The confessors are high in heaven; they wore chains on earth for the love of Jesus. The martyrs, with the palm branch in their hands, are higher still; they washed their robes in the blood of the Lamb; they sealed their faith with their blood; they sacrificed their lives for the love of Jesus. Higher and higher still, is another band or choir of Saints. Who are they? They are the spotless virgins! In heaven above, the Saints sing various hymns and canticles in praise of the Almighty. There is one special canticle which confessors or martyrs dare not pronounce, and which virgin lips alone are privileged to sing. Let us cite the inspired words of the Evangelist: “I saw the Lamb upon Mount Sion, and one hundred and forty-four thousand with him, singing, as it were, a new song, and which none else can sing but only these hundred and forty-four thousand which he had redeemed from the earth. These are such as were never defiled with women; they are virgins who follow the Lamb wheresoever he goes” (Apoc. xiv. 1-3). Such and so great are the special privileges awarded by God in heaven above to the pure and chaste. “Blessed,” says the Redeemer, “are the clean of heart, for they shall see God” (Matt. v. 8).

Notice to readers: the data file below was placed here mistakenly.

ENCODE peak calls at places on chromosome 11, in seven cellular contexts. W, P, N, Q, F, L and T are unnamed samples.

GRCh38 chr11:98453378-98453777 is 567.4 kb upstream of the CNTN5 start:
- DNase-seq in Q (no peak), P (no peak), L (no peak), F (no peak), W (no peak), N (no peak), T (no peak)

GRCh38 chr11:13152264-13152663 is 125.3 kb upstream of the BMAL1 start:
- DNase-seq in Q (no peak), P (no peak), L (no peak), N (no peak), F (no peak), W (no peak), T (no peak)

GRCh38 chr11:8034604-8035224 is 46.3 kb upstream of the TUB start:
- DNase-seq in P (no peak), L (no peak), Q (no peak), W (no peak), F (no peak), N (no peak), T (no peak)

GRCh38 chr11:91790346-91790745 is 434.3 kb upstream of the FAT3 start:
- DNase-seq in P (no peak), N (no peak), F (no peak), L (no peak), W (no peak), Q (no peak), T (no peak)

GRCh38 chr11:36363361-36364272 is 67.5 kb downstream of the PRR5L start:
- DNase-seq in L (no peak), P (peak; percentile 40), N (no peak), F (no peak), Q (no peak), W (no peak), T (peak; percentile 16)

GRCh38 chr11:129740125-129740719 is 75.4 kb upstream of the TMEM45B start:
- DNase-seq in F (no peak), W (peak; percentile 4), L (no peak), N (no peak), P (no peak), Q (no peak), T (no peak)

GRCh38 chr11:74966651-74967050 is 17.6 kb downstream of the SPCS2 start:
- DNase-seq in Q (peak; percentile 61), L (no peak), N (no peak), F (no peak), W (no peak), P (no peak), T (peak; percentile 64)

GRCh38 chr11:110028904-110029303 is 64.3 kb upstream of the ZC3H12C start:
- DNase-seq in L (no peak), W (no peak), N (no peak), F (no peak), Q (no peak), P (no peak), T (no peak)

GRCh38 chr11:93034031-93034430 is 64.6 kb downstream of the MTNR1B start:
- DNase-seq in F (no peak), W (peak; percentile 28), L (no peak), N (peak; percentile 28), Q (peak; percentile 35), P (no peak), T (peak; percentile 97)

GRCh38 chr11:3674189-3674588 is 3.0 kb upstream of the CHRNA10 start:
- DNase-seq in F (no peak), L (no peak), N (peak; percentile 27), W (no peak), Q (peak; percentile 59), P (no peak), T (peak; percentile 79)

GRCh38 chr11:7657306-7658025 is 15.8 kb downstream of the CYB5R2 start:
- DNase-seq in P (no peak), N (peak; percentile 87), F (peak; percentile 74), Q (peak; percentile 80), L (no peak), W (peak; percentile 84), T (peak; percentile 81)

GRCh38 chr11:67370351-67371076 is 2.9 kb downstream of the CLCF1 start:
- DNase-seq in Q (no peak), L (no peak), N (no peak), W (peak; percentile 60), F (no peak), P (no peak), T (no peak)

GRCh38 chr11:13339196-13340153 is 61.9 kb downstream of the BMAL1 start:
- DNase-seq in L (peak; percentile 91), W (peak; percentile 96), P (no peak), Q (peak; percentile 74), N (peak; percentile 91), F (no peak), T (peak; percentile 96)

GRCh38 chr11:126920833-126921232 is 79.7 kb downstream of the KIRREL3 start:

But the example of the Blessed Virgin preaches far more eloquently than the examples we have adduced, how dear and precious in the sight of God is the holy virtue of purity. The purity of the Blessed Virgin is as high above any Saint, or that of all the Saints put together, as the heavens are above the earth. 2 Not only did Mary, countless times, carry in her arms, and as many times more fondly press to her bosom, the Infant Saviour. Not only did Mary bear in her chaste womb for nine months the Incarnate Son of God, but the very blood, out of which the Sacred Body of Jesus was formed by the Holy Ghost, the Precious Blood, by which all mankind was redeemed on Mount Calvary, had its source in the Heart of Mary Immaculate. Such being the relation between Mary and Jesus, the relation of a mother to a son, no wonder that her privileges should be unique that she should be conceived without sin, and that the smallest stain of actual sin should never sully her soul. No wonder that she should be the purest, the most perfect, the most immaculate, the most holy soul, that the Almighty has ever created, or ever will create: of course we do not include the soul of our Blessed Saviour. When Mary Immaculate stood before her Maker, radiant in beauty, purity, and perfection, God, pleased, so to speak, with the work of His hands, deigned to salute her, saying: “Thou art all fair, O my love, and there is no spot in thee” (Can. iv. 7). “Thou art beautiful, O my love, sweet and comely as Jerusalem. … One is my dove, my perfect one is but one. She is the only one.” (Can. vi.)